In his blog series on massive MIMO, my colleague Ahmed Ouameur addresses the theoretical aspects of this multi-antenna approach. Massive multiple-input/multiple-output (MIMO) theory indicates that by using a large number of antennas (upwards of 50), the system’s transceiver performance is optimized. While such a number of transceivers offers great theoretical advantages, real-world implementation considerations can appear to pose insurmountable obstacles.

How can you prototype massive MIMO algorithms without developing your own 100×100 RF front-end, which would hardly be time or cost-effective? The solution: MicroTCA systems that provide the scalability for doing exactly that.

Start with 4×4

The  MicroTCA specification was designed with system scalability at the forefront. To demonstrate this, and its importance in massive MIMO prototyping, I will use Nutaq’s TitanMIMO-4 product as an example. The 4×4 node within the TitanMIMO-4 provides the following resources to its user:

  • 4 high-performance RF transceivers in an FMC form factor (Radio420M)
  • 1 Virtex-6 FPGA board in an AMC form factor (Perseus611X)
  • 1 embedded i7 CPU
  • 1 MicroTCA.4 chassis

Starting massive MIMO prototyping on a small-scale system offers quite a few advantages:

  • Gets the project under way with a fraction of the cost and de-risks most of the final system
  • Allows the characterization of the RF front-end performance before acquiring all of the radio heads
  • Enables familiarization with the software tools and the development flow (in this case, Nutaq’s model-based approach to FPGA programming)
  • Enables the benchmarking of the system’s data interfaces (e.g. record, playback, and streaming capabilities)

The twin radio head on the 4×4 TitanMIMO-4 lets you start prototyping MIMO waveforms right away.

Move to 16×16

The next step in prototyping would be go to a 10-slot MicroTCA chassis (in this case, populated with 8 Perseus611x/Radio420m combos, thus creating a 32×32 MIMO system).

With this full chassis, still a fraction of the full system cost, the following development steps can occur:

  • Familiarization with the inter-FPGA interfaces within the chassis. The challenge here is the aggregation of all the channels into one FPGA while maintaining inter-channel sample synchronization (I will describe the specifics of this synchronization in my next blog post).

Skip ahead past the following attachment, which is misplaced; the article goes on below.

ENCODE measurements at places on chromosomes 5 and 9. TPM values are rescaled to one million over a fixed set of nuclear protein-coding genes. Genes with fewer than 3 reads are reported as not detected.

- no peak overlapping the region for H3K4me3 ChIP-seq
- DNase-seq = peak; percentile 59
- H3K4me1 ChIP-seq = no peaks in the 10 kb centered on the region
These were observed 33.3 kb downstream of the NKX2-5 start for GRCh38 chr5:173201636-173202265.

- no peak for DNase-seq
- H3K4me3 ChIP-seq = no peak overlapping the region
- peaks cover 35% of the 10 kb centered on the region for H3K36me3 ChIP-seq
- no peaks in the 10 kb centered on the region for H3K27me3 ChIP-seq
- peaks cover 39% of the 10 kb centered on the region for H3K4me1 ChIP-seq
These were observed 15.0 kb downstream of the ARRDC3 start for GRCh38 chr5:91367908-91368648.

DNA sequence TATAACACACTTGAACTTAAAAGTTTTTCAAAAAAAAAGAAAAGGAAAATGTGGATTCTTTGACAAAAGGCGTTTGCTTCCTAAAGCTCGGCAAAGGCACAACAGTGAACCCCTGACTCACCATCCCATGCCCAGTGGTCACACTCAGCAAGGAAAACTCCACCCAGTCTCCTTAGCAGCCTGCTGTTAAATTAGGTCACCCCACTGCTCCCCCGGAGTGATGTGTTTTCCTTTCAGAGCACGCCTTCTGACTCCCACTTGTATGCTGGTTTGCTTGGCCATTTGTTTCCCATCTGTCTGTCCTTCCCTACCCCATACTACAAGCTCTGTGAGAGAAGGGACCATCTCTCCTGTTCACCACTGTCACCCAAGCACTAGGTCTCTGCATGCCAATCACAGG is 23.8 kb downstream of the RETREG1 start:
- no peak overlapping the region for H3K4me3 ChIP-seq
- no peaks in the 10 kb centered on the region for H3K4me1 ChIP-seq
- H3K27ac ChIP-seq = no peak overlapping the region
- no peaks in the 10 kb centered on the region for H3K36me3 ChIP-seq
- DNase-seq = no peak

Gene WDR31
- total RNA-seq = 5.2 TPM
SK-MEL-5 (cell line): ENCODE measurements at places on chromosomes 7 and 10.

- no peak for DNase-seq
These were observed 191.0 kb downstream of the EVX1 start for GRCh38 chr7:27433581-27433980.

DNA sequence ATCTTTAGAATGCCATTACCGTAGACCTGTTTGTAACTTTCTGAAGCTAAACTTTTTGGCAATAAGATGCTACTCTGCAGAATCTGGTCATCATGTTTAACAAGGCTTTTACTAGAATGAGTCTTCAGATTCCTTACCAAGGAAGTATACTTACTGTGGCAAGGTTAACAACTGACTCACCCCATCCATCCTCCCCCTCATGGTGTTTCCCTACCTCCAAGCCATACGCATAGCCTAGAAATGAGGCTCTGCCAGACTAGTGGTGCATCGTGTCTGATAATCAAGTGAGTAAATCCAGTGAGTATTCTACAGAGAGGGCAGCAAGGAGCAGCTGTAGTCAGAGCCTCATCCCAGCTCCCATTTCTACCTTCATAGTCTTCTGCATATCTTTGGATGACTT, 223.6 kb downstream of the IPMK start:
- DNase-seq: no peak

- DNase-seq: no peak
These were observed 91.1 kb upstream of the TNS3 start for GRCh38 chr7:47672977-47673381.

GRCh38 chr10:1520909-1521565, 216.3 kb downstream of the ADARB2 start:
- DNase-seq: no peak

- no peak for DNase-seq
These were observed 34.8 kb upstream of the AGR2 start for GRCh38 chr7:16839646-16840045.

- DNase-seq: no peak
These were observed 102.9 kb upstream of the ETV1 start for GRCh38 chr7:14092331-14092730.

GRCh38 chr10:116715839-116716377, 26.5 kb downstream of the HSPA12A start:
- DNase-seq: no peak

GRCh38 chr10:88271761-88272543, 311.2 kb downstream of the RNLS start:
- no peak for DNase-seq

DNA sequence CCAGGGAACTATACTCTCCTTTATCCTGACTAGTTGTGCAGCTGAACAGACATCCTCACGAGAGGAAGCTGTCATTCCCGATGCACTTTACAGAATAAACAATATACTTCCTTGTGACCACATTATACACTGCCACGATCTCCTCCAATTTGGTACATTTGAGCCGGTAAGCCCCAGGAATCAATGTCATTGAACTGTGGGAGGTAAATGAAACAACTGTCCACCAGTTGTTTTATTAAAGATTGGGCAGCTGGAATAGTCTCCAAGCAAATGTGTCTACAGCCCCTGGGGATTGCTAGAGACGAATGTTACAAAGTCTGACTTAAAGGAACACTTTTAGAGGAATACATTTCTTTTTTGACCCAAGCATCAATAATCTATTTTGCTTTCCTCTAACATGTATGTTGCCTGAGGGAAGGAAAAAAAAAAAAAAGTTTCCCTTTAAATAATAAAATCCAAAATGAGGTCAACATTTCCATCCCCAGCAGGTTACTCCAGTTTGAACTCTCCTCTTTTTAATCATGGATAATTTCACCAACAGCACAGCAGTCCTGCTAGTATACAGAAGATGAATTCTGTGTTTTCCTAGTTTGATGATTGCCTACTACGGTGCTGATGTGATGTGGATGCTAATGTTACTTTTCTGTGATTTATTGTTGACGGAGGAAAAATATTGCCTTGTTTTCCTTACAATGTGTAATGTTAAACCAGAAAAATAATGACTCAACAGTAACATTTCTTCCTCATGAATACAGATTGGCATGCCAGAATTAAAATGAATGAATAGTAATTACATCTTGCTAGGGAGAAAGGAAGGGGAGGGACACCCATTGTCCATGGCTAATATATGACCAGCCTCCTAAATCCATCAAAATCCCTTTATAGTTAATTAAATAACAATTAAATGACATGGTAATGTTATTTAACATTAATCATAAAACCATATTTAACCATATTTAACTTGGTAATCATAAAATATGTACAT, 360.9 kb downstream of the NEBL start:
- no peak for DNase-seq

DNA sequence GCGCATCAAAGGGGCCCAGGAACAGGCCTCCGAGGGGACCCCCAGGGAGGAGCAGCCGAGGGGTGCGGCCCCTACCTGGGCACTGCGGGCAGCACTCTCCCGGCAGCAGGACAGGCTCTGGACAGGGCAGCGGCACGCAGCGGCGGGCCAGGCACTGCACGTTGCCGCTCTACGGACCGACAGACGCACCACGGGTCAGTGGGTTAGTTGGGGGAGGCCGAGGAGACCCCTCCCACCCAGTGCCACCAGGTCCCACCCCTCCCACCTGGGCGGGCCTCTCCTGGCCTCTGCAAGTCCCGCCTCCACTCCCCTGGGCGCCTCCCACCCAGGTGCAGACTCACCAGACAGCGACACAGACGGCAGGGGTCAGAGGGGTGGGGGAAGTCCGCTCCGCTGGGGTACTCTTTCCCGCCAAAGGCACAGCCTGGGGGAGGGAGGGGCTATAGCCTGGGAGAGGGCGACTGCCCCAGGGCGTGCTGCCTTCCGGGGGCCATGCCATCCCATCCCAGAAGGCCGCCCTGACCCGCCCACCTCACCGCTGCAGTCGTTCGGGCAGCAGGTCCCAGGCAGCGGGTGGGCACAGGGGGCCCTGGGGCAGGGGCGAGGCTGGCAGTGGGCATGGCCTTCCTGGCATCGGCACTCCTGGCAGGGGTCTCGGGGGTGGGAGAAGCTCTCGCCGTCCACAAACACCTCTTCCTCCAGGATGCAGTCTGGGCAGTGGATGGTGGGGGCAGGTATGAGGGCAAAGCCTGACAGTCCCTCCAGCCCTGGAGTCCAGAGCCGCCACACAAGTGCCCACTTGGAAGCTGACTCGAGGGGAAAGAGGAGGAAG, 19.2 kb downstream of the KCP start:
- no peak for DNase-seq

• Upgrading the MIMO processing prototype from 4×4 to 32×32

Scale up to 100×100

The final step in system prototyping is to scale up to 100×100. At this point, all intra-chassis communication patterns have been developed. What remains to be designed is the inter-chassis communication.

The architecture of a 100×100 TitanMIMO-4 system would look like this:

  • 3 MicroTCA.4 chassis
  • A data switch, routing PCIe (or other protocol) data between each chassis
  • A processing node (Perseus and PC)

In this system, all the channels are aggregated in the processing node FPGAs which host the massive MIMO processing. The data switch routes all channels to and from each processing node and each processing node’s FPGA can receive or transmit on all 100 radio channels.

Once all communications paths are instantiated and all channels are aggregated in the processing node FPGA, all that remains is the refining and tweaking of the massive MIMO algorithms.

Conclusion

As we have just seen, the scalability of MicroTCA systems allows an organic ramp-up of the material cost and the development of a massive MIMO prototype. However, there remains a lot of specific questions regarding massive MIMO system mechanics. In the remaining parts of this series, I will tackle the following subjects:

  • Clock synchronization and disciplining
  • Simultaneous configuration of RF transceivers
  • Waveform recording and playback
  • Real-time data aggregation